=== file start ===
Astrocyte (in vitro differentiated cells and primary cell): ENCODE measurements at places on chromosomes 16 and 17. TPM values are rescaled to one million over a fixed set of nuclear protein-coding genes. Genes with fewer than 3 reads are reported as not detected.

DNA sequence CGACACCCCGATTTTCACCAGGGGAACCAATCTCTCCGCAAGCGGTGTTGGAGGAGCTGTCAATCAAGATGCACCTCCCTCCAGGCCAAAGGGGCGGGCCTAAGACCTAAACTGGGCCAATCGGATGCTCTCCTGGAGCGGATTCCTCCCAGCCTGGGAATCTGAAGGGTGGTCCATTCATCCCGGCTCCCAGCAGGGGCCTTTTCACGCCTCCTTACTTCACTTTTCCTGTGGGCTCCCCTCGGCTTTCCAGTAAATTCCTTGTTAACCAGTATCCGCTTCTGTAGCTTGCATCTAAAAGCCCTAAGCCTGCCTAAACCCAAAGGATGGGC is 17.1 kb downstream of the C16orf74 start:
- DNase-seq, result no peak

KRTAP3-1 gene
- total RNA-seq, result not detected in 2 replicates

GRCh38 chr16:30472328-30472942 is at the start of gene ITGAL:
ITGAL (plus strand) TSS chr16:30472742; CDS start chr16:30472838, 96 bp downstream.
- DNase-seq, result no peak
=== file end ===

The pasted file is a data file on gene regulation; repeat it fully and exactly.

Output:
Astrocyte (in vitro differentiated cells and primary cell): ENCODE measurements at places on chromosomes 16 and 17. TPM values are rescaled to one million over a fixed set of nuclear protein-coding genes. Genes with fewer than 3 reads are reported as not detected.

DNA sequence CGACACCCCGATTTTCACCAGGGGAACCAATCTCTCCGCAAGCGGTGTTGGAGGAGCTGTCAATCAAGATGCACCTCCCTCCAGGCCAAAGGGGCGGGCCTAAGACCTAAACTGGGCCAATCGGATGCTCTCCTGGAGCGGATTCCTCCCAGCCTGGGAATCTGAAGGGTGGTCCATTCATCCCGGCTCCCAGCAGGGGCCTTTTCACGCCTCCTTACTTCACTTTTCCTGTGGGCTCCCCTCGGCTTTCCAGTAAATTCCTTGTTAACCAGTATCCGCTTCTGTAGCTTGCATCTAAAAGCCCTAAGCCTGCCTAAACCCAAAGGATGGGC is 17.1 kb downstream of the C16orf74 start:
- DNase-seq, result no peak

KRTAP3-1 gene
- total RNA-seq, result not detected in 2 replicates

GRCh38 chr16:30472328-30472942 is at the start of gene ITGAL:
ITGAL (plus strand) TSS chr16:30472742; CDS start chr16:30472838, 96 bp downstream.
- DNase-seq, result no peak